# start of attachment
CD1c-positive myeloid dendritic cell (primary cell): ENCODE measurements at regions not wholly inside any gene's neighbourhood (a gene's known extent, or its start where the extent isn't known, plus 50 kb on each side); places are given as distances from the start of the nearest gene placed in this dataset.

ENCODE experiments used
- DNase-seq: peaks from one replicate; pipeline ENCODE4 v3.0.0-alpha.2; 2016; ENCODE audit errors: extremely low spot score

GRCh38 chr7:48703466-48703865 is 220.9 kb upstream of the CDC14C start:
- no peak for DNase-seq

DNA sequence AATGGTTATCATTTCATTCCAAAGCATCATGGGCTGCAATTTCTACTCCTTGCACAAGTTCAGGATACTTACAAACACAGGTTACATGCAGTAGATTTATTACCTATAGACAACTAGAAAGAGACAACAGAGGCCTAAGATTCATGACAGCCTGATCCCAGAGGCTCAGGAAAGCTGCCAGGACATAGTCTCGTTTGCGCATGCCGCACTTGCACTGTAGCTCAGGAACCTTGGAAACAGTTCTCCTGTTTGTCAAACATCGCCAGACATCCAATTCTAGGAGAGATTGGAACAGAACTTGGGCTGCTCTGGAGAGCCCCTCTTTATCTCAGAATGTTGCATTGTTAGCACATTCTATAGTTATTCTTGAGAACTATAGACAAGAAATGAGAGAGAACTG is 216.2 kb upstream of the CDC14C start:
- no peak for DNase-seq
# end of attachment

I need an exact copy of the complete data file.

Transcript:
CD1c-positive myeloid dendritic cell (primary cell): ENCODE measurements at regions not wholly inside any gene's neighbourhood (a gene's known extent, or its start where the extent isn't known, plus 50 kb on each side); places are given as distances from the start of the nearest gene placed in this dataset.

ENCODE experiments used
- DNase-seq: peaks from one replicate; pipeline ENCODE4 v3.0.0-alpha.2; 2016; ENCODE audit errors: extremely low spot score

GRCh38 chr7:48703466-48703865 is 220.9 kb upstream of the CDC14C start:
- no peak for DNase-seq

DNA sequence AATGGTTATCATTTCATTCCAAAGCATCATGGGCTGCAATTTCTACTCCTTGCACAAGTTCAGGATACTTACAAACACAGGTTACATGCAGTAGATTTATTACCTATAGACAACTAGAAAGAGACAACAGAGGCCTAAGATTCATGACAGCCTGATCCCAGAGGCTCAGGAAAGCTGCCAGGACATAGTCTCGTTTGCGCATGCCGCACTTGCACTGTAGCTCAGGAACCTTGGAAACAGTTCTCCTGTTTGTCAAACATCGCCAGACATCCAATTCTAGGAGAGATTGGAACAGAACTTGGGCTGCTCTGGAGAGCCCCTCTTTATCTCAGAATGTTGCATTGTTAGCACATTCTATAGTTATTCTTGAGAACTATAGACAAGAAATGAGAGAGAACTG is 216.2 kb upstream of the CDC14C start:
- no peak for DNase-seq